On 7/4/2011 12:53 AM, Jason Resch wrote:
On Mon, Jul 4, 2011 at 2:27 AM, meekerdb <meeke...@verizon.net
On 7/3/2011 10:30 PM, Jason Resch wrote:
On Sun, Jul 3, 2011 at 10:32 PM, B Soroud <bsor...@gmail.com
"if you are thinking about consciousness, then what else
could it have been but consciousness that caused you to think
Are you saying consciousness literally causes you to
objectify consciousness? Consciousness as a base is required
to reflect on consciousness... the question is whether
consciousness can truly be objectified or only falsely so.
There appears to be some confusion. This is what I am saying:
Selva asked if consciousness is causally effective. My response
is a thought experiment designed to show that it is:
1. Assume consciousness is not causally effective
2. It follows that consciousness has no effects
3. If consciousness has no effects, then whether present or not
it makes do difference in what happens
4. Consider a universe identical to this one only without any
consciousness (this is possible only in the case where
consciousness is causally inert)
5. This universe would have zombie humans that talk about
consciousness, that appear to wonder about consciousness, that
write e-mail threads about consciousness, and so on, yet all this
is happening in a universe where consciousness does not exist.
6. It seems odd that there would be zombies talking and wondering
about consciousness in a universe where there is no such thing as
If on the other hand, consciousness is causally effective, as I
believe it is, then zombie universes cannot be identical to our
own. Perhaps you see nothing wrong with a zombie universe with
beings wondering about consciousness, but if you do, then you
should doubt the assumption made at step 1.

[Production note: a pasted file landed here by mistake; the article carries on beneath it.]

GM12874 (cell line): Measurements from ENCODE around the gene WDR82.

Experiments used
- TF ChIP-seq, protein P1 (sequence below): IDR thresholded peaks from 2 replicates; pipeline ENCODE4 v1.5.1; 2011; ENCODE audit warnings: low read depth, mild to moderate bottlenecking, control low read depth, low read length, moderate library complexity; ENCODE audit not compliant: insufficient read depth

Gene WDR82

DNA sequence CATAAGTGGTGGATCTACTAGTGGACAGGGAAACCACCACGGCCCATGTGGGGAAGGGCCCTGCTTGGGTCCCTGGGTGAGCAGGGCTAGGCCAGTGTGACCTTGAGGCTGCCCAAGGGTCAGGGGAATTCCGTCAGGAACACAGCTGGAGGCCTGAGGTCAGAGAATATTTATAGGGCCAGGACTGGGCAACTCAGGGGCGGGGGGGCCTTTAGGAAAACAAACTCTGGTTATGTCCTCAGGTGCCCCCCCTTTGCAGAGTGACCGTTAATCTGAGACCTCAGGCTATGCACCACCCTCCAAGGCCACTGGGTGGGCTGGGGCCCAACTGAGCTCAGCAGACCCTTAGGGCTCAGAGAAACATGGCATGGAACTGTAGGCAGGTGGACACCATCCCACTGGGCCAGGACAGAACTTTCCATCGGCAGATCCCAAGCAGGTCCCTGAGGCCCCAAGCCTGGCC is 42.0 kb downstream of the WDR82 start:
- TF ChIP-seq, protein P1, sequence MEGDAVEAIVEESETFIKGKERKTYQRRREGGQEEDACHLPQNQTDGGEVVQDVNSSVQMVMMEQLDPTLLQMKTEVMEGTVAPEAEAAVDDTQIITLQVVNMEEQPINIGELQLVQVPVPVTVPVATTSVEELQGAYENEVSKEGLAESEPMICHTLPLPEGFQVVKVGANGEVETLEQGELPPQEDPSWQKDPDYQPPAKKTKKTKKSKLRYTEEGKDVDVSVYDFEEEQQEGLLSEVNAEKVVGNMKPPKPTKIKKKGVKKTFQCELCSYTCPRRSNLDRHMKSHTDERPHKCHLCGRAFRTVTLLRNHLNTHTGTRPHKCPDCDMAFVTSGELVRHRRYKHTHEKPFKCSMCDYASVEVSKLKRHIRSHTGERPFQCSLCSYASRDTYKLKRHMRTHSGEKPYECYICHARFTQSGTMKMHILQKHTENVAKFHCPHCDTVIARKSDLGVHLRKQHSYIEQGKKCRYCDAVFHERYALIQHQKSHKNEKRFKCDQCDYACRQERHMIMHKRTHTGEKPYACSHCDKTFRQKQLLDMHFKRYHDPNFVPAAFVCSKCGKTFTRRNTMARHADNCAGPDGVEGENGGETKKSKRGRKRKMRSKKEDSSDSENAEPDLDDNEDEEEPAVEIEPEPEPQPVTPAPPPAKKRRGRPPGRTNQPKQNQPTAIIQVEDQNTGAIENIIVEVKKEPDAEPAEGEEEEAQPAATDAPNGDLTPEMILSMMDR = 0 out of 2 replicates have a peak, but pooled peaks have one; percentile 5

You can make the parallel argument to show that the elan vital
must be causally effective too.
Please explain what steps 5 and 6 would be for an argument showing the
causal effectiveness of a vital force, I was not able to come up with
one that fit.
It's like reifying "the weather" and then asking can there be wind
and rain and sunshine without "the weather".
I think one of us is missing the other's point, but I am not sure who.
Do you think epiphenominalism is a consistent and valid possibility?
And if not, what led you to that conclusion? If you do, why do you
think we evolved consciousness in the first place (if it has no
effects), why do we feel thirst if it has no bearing (according to
epiphenominalism) on whether or not we decide to get water?
I you're thirsty you have a feeling that will be relieved by getting a
drink. If you sleepy you'll want to take nap. But what is added to
this by collecting thirst and sleepiness into a category called "be
conscious of..."? I think consciousness is the selection of experiences
for inclusion in an inner narrative for the purpose of forming
memories. We have this inner narrative because for evolutionary reasons
(and perhaps for technical ones we don't yet understand) the formation
of the narrative into language and symbols uses the same brain
structures and processes as used for perception. This selective
memorization of what seems important is essential to learning. Whether
it's use of the same processes as perception is essential I don't know.
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